Construction Law/Loss of Profit Claim...
We've had a project determined on us due to mine workings making the job unviable from the Employers point of view.
As new sub-contractors to a previously 'badly thought of' main contractor we won the job (probably the only tenderer) after pricing it with a relatively big margin - just in case.
Have we a valid claim for loss of this margin due to the shelving of the job by the Employer?
Thank you for this question.
Can you advise how your subcontract with the Main Contractor addresses, if at all, the MC's right to terminate the subcontract? If there are express statements to termination in the subcontract those should be the starting point and may specify the entirety of your entitlement.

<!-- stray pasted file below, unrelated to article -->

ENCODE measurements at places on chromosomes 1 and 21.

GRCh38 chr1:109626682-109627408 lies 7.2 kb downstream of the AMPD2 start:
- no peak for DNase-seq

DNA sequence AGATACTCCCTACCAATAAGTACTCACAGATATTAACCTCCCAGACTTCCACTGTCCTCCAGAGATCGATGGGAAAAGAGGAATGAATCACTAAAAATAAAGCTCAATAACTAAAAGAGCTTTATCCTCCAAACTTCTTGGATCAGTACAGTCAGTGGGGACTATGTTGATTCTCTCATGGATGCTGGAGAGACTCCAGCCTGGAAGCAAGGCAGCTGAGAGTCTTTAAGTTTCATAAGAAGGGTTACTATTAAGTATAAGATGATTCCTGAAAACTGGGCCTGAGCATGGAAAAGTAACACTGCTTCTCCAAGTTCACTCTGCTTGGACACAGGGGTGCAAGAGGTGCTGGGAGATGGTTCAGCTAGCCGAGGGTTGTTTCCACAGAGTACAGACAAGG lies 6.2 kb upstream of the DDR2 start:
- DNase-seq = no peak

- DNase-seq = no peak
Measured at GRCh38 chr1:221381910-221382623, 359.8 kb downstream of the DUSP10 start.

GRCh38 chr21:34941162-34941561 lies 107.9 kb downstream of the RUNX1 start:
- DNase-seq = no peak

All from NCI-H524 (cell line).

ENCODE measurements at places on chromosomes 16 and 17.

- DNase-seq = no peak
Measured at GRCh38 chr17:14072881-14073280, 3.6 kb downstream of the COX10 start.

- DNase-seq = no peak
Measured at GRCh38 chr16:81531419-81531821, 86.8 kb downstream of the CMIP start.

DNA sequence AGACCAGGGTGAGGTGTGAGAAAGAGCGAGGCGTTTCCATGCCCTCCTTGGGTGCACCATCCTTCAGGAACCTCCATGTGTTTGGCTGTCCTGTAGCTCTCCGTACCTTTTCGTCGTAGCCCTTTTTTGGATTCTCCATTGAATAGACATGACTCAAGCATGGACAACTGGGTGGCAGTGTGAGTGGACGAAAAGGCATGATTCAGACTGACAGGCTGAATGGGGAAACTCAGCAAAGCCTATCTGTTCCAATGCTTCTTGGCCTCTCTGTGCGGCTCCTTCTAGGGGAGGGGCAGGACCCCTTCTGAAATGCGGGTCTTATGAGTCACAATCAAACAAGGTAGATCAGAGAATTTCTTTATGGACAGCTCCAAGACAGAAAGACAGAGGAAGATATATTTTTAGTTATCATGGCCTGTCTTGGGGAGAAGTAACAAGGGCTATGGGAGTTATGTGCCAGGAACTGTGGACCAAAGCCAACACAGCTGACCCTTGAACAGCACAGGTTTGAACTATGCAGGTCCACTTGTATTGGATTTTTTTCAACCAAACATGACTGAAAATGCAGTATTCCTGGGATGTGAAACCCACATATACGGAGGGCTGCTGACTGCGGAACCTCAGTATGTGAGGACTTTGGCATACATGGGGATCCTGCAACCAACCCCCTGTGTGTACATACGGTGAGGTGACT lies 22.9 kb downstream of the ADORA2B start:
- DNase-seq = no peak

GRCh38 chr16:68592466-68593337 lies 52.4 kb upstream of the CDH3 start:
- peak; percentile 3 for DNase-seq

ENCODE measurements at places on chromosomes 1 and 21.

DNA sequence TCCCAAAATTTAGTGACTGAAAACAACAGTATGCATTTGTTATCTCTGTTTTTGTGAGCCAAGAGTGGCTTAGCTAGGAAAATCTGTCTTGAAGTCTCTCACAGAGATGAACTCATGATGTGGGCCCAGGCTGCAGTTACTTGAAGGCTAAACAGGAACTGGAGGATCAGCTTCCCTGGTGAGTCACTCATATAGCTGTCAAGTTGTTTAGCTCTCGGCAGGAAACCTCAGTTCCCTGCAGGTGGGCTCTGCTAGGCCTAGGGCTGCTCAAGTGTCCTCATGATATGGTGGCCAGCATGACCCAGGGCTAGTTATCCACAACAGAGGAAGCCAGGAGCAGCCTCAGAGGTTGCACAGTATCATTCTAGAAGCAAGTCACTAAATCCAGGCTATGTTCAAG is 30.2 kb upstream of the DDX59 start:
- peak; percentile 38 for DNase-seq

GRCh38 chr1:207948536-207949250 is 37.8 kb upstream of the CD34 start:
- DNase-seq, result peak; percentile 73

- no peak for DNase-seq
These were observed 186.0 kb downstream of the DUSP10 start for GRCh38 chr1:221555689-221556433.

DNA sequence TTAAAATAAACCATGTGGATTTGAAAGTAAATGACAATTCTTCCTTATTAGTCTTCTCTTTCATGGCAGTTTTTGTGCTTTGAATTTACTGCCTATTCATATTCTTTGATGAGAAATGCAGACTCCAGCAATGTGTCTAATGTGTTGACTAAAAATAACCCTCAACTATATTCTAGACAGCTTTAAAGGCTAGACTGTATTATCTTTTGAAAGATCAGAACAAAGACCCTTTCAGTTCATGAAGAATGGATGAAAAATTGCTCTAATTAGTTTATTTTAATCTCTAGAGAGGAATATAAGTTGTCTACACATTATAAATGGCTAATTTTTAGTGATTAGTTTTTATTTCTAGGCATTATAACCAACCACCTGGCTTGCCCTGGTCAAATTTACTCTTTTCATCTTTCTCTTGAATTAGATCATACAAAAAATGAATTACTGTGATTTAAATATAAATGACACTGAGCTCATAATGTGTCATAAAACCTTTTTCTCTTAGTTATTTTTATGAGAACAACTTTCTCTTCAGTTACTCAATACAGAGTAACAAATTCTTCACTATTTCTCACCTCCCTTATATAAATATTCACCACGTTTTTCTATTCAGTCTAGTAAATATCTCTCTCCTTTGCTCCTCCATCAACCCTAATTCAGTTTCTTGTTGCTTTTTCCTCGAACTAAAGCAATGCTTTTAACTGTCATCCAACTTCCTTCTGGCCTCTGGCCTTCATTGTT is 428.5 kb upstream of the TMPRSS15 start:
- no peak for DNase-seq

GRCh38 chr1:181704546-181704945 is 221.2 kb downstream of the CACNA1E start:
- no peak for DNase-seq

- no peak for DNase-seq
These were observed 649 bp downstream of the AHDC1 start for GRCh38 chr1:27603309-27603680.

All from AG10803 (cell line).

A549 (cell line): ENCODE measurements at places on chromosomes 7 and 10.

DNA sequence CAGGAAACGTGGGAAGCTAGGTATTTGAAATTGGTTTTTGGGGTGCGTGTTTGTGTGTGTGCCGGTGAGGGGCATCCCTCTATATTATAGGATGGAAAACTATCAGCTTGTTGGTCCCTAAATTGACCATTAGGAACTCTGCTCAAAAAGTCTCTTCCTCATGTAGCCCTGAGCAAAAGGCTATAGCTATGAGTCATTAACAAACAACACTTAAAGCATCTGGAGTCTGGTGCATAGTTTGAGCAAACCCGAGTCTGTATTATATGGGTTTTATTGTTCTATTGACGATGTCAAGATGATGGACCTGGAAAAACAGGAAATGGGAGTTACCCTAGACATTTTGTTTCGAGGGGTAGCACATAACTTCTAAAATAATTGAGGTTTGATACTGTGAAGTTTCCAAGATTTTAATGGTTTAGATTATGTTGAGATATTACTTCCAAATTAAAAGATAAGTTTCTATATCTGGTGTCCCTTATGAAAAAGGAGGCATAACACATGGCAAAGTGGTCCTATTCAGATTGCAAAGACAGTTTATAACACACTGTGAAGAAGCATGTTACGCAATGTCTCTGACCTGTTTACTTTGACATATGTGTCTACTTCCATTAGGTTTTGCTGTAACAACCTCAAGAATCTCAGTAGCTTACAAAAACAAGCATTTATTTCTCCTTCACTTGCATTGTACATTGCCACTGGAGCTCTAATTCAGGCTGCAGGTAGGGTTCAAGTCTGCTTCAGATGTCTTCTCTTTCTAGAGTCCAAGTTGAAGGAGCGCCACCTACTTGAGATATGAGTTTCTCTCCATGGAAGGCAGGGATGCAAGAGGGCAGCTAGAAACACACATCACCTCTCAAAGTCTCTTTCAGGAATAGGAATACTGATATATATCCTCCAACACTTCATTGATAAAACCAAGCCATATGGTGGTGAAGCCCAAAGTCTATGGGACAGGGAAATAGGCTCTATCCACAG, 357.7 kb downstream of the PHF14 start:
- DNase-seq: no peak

If the subcontract is silent on termination, or you do not have a formal subcontract, then the common law position in the circumstances you have described probably dictates against a right to claim loss of profit.
You ought to receive a reasonable period of notice before termination and be compensated for all costs incurred, with consideration being given also to any special arrangements you made in order to perform the subcontract. For example if you have already committed to engage specialist personnel you may have extended obligations to them which you can seek to claim.
If your subcontract has a "good faith" provision - which is unusual in English law based contracts - the MC may have an additional obligation to you if its contract with the Employer allows it to claim loss of profit under that contract.
I hope that this assists you. If you have further information then please email me (email@example.com) and I will consider further.
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